On 2021-08-31 08:24, olcott wrote:
On 8/30/2021 11:45 PM, André G. Isaak wrote:
In computability theory, the halting problem is the
problem of determining, from a description of an
arbitrary computer program and an input, whether the
program will finish running, or continue to run forever.
https://en.wikipedia.org/wiki/Halting_problem
The halting problem is always about program descriptions
not running programs. This means that it is always about
the input to the halt decider not the direct execution
of the program.
This is, of course, errant nonsense. The input to a halt decider is
simply data. Data doesn't *have* halting behaviour. Only the actual computation described by that data can have halting behaviour. Your
inability to comprehend simple definitions is not the basis for a
coherent argument.
The most straight forward way to get the actual behavior of a program
description is to simulate it.
No. The most straightforward way, and the ONLY 100% reliable way to get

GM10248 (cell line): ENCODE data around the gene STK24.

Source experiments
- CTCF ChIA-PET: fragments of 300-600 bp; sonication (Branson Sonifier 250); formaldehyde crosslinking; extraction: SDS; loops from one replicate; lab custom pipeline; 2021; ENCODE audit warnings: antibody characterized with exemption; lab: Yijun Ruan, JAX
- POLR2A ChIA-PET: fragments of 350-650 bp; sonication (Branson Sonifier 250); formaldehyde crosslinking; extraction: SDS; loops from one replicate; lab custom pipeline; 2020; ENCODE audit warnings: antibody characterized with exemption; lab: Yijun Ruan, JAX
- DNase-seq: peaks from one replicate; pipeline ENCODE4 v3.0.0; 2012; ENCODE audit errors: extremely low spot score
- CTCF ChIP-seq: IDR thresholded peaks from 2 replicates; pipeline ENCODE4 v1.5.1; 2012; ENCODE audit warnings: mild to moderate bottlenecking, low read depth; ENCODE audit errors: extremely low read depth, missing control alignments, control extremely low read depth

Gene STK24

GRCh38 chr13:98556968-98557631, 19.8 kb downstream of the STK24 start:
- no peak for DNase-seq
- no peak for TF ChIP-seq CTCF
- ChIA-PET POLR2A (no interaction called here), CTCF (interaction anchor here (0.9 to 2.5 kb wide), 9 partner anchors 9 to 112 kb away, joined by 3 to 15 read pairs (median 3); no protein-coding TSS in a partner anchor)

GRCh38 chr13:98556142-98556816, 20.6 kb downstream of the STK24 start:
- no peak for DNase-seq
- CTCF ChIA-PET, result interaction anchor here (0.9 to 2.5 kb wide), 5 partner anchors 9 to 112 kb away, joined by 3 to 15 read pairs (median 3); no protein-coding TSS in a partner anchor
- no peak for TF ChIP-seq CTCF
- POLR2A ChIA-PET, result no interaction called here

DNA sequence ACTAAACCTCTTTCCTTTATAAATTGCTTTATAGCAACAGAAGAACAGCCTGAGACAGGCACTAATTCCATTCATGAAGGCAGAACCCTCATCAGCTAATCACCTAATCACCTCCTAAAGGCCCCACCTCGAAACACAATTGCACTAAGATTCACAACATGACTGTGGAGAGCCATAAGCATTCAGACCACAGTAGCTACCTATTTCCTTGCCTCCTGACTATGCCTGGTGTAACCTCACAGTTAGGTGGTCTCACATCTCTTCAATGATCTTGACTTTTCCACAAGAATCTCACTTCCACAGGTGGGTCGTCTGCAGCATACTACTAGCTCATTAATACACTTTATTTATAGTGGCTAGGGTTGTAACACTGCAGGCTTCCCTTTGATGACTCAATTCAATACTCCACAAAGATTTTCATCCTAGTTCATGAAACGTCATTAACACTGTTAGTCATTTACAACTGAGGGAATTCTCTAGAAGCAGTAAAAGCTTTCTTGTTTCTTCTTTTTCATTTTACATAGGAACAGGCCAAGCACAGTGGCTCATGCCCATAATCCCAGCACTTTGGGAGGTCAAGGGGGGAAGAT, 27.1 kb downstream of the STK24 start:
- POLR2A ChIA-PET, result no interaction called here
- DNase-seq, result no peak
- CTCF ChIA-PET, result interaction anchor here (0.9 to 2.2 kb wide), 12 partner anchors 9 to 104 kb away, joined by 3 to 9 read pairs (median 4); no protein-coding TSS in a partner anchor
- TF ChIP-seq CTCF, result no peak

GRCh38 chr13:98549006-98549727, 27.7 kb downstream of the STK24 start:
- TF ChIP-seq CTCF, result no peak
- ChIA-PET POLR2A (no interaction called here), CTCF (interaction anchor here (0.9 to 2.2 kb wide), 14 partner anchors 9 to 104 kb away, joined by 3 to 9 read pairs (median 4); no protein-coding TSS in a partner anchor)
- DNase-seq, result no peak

the actual behaviour of a program description is to run the program it describes.
A pure simulation would have identical halting behaviour as the
actual computation, but the question isn't about simulations. It's
about actual computations. It isn't about what happens inside some
decider; it's about actual computations.
When an "actual computation" has different behavior than the
simulation of the input to the halt decider this proves that the
actual computation is a different computation than the input to the
halt decider thus not relevant to the halting problem.
No, it proves that the 'simulation' performed by your halt decider is
not an accurate simulation.
André
On Tuesday, 31 August 2021 at 20:11:39 UTC+1, olcott wrote:
On 8/31/2021 1:40 PM, André G. Isaak wrote:So that's the central point. If H(P,P) from the root is a different computation
H(P,P) specifies the invocation order of H(P,P) then P(P).
It makes no reference at all to the "relative invocation order" of H
with respect to P. It makes no reference to H at all.
If its answer doesn't correspond to the behaviour of P(P) which is a
halting computation, then its answer is *wrong*.
If P did not have the pathological self-reference error the invocation
would not matter. Because P does have the pathological self-reference
error the invocation order does matter.
It is very diffcult to correctly handle incorrect input.
The key irrefutable point is that H(P,P) then P(P) is an entirely
different computation than P(P) then H(P,P)
to H(P,P),called from P, then indeed you can provide a counter-example to
the Linz proof.
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